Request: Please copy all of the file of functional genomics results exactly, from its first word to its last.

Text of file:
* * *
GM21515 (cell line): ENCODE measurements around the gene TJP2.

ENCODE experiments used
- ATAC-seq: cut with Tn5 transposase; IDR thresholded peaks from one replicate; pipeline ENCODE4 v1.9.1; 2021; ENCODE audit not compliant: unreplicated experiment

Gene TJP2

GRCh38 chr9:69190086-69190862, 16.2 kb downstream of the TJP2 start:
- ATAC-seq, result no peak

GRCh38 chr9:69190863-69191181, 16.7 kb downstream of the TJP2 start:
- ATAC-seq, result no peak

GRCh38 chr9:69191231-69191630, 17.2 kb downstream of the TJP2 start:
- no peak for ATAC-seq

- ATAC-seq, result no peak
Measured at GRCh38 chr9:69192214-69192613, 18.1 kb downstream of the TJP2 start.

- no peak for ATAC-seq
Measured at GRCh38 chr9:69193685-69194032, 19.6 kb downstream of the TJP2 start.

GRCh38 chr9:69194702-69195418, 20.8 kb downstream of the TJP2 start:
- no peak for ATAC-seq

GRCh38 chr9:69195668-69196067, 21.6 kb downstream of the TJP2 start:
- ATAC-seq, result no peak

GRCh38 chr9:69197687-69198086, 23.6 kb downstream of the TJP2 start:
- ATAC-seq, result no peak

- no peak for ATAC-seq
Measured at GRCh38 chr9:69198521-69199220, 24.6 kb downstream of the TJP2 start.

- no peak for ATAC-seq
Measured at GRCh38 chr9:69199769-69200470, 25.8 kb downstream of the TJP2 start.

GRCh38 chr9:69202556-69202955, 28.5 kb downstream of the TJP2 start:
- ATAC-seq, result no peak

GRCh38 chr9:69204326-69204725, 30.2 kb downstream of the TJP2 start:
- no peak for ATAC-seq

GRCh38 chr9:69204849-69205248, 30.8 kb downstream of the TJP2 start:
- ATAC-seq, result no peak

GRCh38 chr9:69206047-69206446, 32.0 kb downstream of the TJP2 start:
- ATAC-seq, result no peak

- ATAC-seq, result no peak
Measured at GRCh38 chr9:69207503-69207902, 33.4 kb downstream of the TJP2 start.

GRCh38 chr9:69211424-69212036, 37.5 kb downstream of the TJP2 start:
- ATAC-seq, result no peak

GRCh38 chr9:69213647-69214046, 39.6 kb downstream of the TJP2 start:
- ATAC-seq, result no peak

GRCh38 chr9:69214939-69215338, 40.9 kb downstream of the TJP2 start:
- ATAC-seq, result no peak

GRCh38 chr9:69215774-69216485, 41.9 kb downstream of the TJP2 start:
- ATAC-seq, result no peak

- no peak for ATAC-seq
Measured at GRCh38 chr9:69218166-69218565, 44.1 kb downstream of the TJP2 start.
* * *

GM21515 (cell line): ENCODE measurements around the gene TJP2.

ENCODE experiments used
- ATAC-seq: cut with Tn5 transposase; IDR thresholded peaks from one replicate; pipeline ENCODE4 v1.9.1; 2021; ENCODE audit not compliant: unreplicated experiment

Gene TJP2

GRCh38 chr9:69190086-69190862, 16.2 kb downstream of the TJP2 start:
- ATAC-seq, result no peak

GRCh38 chr9:69190863-69191181, 16.7 kb downstream of the TJP2 start:
- ATAC-seq, result no peak

GRCh38 chr9:69191231-69191630, 17.2 kb downstream of the TJP2 start:
- no peak for ATAC-seq

- ATAC-seq, result no peak
Measured at GRCh38 chr9:69192214-69192613, 18.1 kb downstream of the TJP2 start.

- no peak for ATAC-seq
Measured at GRCh38 chr9:69193685-69194032, 19.6 kb downstream of the TJP2 start.

GRCh38 chr9:69194702-69195418, 20.8 kb downstream of the TJP2 start:
- no peak for ATAC-seq

GRCh38 chr9:69195668-69196067, 21.6 kb downstream of the TJP2 start:
- ATAC-seq, result no peak

GRCh38 chr9:69197687-69198086, 23.6 kb downstream of the TJP2 start:
- ATAC-seq, result no peak

- no peak for ATAC-seq
Measured at GRCh38 chr9:69198521-69199220, 24.6 kb downstream of the TJP2 start.

- no peak for ATAC-seq
Measured at GRCh38 chr9:69199769-69200470, 25.8 kb downstream of the TJP2 start.

GRCh38 chr9:69202556-69202955, 28.5 kb downstream of the TJP2 start:
- ATAC-seq, result no peak

GRCh38 chr9:69204326-69204725, 30.2 kb downstream of the TJP2 start:
- no peak for ATAC-seq

GRCh38 chr9:69204849-69205248, 30.8 kb downstream of the TJP2 start:
- ATAC-seq, result no peak

GRCh38 chr9:69206047-69206446, 32.0 kb downstream of the TJP2 start:
- ATAC-seq, result no peak

- ATAC-seq, result no peak
Measured at GRCh38 chr9:69207503-69207902, 33.4 kb downstream of the TJP2 start.

GRCh38 chr9:69211424-69212036, 37.5 kb downstream of the TJP2 start:
- ATAC-seq, result no peak

GRCh38 chr9:69213647-69214046, 39.6 kb downstream of the TJP2 start:
- ATAC-seq, result no peak

GRCh38 chr9:69214939-69215338, 40.9 kb downstream of the TJP2 start:
- ATAC-seq, result no peak

GRCh38 chr9:69215774-69216485, 41.9 kb downstream of the TJP2 start:
- ATAC-seq, result no peak

- no peak for ATAC-seq
Measured at GRCh38 chr9:69218166-69218565, 44.1 kb downstream of the TJP2 start.